1. Most e-cigarettes contain nicotine, which is addictive and triggers changes in the adolescent brain. It is hazardous during pregnancy as it can affect fetal development.

2. The aerosol contains solvents, flavorings, and toxicants, which are harmful

3. E-cigarettes expose the lungs to different substances. One of these is dicetyl, which can cause “popcorn lung,” a severe and irreversible lung disease.

4. Potentially fatal poisoning has resulted from accidentally swallowing and from inhaling c-cigarette liquid.

5. People who seek to quit smoking will stop using conventional and medically monitored methods of doing so.

6. Those who use or who have used e-cigarettes are less likely to stop smoking altogether.

7. Teens who use e-cigarette products are more likely to start using regular tobacco as well.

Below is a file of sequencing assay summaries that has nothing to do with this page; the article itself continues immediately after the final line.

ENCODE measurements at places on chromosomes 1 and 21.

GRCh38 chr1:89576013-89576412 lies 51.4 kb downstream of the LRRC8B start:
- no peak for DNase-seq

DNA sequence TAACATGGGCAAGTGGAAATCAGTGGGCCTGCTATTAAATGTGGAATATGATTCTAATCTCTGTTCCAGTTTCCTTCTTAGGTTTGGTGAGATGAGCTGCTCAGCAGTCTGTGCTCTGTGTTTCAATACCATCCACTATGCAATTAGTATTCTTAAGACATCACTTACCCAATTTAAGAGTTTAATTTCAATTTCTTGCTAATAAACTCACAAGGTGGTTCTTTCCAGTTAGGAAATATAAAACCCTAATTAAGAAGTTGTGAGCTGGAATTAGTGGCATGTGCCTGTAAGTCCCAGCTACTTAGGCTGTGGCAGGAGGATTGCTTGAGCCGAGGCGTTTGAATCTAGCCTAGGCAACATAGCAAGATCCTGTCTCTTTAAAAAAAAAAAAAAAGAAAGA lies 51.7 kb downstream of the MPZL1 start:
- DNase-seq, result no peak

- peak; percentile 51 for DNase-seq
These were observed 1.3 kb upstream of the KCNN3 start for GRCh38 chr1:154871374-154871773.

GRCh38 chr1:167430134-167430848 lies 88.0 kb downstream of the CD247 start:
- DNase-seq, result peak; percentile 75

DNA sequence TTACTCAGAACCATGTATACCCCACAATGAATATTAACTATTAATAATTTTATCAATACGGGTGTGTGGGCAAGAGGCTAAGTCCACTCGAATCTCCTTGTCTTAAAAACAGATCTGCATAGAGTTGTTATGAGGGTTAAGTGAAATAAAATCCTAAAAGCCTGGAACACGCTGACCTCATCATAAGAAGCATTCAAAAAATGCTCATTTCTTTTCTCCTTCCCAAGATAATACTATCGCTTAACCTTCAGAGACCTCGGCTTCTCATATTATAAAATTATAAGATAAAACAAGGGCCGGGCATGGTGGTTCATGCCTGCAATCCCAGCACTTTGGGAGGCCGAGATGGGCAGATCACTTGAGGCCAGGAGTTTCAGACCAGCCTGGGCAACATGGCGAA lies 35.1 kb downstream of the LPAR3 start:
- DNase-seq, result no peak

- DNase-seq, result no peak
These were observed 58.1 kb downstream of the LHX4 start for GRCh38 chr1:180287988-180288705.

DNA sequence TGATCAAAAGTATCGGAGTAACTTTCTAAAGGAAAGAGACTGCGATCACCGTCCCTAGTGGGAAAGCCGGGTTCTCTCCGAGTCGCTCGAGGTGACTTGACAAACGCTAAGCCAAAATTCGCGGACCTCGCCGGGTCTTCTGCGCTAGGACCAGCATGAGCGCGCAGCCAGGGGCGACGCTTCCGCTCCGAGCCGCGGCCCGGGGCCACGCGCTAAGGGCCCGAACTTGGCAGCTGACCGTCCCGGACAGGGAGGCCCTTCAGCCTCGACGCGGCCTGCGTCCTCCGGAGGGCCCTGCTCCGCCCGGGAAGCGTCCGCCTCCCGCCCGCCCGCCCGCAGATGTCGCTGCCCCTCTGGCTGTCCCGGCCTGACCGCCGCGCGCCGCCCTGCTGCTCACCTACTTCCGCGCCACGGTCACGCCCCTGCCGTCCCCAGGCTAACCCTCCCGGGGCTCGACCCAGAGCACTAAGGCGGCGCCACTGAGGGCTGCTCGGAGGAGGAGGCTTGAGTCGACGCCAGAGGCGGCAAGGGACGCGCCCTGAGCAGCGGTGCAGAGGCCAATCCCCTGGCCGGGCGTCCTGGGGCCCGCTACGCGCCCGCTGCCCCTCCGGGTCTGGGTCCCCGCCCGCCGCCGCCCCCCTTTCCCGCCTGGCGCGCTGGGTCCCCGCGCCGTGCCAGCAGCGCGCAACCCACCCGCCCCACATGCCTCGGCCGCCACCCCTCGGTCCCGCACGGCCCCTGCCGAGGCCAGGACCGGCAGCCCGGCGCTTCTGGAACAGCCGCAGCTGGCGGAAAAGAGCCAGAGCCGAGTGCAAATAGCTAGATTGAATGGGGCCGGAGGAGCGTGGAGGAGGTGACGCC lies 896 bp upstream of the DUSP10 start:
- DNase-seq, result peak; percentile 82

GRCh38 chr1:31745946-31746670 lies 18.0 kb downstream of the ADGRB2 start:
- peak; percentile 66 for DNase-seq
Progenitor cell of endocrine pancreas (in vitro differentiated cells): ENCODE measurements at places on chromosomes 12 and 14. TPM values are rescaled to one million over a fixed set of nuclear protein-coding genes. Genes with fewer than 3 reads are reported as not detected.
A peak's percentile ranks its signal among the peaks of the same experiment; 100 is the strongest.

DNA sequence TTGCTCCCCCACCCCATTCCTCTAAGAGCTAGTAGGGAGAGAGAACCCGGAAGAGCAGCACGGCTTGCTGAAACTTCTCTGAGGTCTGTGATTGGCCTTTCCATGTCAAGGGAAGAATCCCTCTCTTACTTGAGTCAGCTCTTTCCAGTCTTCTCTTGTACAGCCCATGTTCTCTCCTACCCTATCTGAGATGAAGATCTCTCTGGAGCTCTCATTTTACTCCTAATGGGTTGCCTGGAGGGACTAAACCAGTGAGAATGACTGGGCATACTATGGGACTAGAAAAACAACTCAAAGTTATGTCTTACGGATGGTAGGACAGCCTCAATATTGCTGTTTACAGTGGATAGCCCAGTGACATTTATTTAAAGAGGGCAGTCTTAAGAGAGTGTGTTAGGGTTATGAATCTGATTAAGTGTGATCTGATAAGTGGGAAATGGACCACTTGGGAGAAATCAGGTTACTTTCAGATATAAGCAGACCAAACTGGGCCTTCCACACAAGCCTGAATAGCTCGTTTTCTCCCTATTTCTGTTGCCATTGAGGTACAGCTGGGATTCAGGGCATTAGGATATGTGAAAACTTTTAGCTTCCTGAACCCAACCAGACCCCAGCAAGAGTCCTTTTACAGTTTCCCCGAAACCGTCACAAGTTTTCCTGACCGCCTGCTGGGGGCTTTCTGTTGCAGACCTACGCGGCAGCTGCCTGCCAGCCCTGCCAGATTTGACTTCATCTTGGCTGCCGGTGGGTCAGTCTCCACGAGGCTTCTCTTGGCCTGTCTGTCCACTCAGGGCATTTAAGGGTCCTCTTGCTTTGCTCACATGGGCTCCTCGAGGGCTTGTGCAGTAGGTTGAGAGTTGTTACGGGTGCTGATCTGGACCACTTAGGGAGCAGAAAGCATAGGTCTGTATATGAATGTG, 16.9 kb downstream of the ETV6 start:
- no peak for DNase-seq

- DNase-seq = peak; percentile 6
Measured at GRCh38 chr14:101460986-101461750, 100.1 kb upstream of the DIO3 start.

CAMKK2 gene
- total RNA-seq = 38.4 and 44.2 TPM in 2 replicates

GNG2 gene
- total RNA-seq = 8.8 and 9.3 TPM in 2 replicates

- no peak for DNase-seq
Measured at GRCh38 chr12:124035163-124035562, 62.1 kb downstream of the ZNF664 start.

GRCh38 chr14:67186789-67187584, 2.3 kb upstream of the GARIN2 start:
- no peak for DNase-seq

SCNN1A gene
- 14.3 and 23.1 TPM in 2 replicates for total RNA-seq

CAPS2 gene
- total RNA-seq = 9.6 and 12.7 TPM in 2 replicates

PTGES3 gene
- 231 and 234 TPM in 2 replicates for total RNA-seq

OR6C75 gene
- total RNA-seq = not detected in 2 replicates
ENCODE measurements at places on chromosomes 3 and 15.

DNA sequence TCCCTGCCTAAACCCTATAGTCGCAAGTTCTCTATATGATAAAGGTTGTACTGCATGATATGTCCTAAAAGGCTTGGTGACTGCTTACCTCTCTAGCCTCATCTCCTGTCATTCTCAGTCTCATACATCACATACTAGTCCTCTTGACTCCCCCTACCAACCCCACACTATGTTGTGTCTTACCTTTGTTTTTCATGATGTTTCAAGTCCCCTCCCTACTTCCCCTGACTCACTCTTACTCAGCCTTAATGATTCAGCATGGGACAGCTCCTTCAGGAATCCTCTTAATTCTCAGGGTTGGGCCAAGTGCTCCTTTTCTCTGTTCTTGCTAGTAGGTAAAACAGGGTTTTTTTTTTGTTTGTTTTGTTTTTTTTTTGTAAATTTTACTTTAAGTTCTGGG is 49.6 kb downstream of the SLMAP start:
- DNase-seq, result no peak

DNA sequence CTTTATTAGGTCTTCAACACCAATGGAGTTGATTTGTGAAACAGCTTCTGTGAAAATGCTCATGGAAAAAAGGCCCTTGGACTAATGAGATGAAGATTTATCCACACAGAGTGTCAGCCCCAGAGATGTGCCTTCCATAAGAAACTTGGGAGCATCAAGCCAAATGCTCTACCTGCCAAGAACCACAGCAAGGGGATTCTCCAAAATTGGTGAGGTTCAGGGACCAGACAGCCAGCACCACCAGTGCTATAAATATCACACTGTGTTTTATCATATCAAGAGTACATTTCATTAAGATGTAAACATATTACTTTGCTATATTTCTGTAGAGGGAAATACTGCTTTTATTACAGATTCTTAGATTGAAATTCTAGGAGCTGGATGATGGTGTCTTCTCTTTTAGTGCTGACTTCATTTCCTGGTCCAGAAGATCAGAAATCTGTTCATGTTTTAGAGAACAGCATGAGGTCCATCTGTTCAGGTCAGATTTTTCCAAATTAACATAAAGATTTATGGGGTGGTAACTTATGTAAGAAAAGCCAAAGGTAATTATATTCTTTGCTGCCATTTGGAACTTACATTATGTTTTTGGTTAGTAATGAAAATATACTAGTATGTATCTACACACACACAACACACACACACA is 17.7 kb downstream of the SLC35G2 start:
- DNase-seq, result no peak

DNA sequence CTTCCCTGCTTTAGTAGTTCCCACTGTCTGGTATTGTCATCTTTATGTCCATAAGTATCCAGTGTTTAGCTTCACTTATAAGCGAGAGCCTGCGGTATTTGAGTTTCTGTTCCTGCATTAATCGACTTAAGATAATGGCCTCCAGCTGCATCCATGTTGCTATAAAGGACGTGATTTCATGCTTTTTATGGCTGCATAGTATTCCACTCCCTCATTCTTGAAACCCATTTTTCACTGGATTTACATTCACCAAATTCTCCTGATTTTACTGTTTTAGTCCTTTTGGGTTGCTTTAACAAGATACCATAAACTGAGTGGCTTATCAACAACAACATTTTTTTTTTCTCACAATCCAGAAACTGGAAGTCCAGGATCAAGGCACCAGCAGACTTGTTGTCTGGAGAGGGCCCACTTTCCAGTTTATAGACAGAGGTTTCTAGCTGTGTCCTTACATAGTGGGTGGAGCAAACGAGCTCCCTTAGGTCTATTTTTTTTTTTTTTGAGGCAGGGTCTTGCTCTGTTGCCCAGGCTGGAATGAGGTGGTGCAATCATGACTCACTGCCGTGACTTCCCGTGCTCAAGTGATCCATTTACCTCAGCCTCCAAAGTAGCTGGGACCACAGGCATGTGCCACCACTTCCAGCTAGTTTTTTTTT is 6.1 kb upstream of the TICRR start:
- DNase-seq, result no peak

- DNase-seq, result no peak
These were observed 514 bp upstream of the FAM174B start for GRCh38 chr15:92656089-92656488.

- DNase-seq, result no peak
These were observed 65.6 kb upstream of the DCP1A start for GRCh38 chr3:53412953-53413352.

8. Continued use of nicotine can make other drugs, such as cocaine, more pleasurable.

9. The flavorings, the marketing, and the concept that it is not harmful all tempt teenagers to start vaping. There is concern that this increases the chance that they will smoke conventional cigarettes later.

10. Second-hand smoking is not eliminated by vaping, as vaping releases carcinogenic emissions.

In addition, experimental use of vaping materials may put teens at higher risk.

Recent research

In January 2018, results were published of lab and animal studies assessing how nitrosamines, present in e-cigarettes, can damage DNA. The researchers found that the ability of lung cells to repair after exposure to e-cigarette smoke was significantly reduced. In addition, the smoke damaged the lungs, bladder, and heart in mice.